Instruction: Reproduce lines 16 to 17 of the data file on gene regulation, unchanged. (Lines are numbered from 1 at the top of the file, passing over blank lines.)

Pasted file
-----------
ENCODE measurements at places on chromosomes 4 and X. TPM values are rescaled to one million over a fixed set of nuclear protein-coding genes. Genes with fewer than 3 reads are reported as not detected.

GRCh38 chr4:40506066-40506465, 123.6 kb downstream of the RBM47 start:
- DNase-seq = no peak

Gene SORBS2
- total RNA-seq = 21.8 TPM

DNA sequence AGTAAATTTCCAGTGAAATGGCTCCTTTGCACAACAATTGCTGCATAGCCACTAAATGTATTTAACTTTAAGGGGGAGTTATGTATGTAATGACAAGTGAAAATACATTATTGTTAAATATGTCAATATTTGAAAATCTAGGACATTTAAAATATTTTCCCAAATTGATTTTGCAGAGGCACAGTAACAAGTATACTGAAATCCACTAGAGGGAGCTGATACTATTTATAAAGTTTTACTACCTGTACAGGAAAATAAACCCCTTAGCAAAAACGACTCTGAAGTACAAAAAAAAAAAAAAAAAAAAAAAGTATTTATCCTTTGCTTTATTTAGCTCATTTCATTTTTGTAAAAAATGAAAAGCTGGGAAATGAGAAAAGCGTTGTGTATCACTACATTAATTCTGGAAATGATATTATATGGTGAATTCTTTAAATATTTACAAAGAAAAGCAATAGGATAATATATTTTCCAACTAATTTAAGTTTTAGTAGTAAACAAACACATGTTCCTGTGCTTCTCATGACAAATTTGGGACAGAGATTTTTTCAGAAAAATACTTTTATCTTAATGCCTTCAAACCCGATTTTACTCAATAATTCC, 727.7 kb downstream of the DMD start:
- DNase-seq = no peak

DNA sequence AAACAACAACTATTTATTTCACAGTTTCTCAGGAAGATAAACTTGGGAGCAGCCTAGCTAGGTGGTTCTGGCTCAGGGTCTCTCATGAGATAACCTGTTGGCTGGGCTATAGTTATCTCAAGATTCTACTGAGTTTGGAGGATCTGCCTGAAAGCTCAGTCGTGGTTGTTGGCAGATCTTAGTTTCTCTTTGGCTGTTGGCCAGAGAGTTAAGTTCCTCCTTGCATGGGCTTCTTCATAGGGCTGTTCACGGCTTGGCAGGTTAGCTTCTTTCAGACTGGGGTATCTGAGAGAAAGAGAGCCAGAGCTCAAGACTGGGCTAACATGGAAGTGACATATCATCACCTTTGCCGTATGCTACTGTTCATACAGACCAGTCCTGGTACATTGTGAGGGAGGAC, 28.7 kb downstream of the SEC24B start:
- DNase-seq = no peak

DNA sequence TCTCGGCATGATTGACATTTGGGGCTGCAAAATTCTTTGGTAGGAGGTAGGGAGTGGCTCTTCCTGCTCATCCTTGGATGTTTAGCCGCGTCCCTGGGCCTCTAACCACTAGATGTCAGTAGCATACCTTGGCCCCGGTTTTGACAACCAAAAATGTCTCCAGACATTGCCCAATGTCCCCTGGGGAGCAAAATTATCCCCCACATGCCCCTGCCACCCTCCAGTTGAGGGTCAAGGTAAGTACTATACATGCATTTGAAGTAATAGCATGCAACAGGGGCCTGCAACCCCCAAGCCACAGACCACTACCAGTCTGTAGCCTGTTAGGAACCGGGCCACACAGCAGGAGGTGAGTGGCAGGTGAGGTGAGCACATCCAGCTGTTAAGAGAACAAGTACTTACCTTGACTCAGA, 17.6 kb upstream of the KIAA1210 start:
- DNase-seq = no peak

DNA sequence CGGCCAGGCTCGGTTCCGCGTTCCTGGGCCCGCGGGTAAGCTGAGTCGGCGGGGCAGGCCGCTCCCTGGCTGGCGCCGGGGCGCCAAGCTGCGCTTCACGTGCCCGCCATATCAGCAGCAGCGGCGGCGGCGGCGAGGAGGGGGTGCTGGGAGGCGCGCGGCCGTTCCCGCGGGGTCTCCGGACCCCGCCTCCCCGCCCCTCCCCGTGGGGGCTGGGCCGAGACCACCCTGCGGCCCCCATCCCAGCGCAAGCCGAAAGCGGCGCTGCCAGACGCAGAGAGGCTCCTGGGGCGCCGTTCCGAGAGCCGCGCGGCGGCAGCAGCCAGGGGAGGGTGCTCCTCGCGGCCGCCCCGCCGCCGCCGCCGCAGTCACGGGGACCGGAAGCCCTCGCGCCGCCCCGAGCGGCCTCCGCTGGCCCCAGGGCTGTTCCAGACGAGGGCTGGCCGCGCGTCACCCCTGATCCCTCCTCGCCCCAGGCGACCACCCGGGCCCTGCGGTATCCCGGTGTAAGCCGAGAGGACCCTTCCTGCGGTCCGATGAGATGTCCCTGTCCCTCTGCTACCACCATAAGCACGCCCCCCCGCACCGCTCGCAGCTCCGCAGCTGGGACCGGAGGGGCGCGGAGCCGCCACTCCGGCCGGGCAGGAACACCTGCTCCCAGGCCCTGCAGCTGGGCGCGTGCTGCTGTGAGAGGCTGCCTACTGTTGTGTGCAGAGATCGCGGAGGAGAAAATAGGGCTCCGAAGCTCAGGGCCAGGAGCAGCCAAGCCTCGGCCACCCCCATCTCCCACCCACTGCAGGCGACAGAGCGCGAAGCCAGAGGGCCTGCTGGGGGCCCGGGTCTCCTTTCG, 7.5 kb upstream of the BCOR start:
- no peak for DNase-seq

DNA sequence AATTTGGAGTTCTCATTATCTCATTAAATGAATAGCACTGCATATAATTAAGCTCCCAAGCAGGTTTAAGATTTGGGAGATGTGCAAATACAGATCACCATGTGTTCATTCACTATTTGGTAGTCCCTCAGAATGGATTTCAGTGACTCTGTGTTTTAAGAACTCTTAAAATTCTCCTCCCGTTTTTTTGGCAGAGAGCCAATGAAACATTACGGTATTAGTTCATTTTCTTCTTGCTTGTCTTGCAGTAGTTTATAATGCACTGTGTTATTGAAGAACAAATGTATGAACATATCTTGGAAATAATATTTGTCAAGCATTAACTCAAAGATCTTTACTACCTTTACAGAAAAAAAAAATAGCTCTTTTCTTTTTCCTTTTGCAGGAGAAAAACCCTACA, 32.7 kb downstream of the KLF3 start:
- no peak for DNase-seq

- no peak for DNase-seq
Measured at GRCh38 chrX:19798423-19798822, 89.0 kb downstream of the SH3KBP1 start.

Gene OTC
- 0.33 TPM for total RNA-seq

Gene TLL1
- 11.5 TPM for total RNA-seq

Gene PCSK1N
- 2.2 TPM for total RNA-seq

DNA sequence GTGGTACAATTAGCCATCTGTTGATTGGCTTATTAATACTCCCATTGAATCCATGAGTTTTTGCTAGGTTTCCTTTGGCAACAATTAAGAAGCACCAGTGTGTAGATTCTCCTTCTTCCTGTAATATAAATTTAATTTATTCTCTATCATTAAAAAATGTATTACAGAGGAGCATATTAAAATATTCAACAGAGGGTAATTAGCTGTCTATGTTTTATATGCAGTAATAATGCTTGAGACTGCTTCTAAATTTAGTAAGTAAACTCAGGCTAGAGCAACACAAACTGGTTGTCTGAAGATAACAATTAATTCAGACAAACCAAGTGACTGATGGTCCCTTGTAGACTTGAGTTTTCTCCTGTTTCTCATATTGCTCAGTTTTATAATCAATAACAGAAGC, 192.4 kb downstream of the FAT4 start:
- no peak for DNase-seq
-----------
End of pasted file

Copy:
- no peak for DNase-seq
Measured at GRCh38 chrX:19798423-19798822, 89.0 kb downstream of the SH3KBP1 start.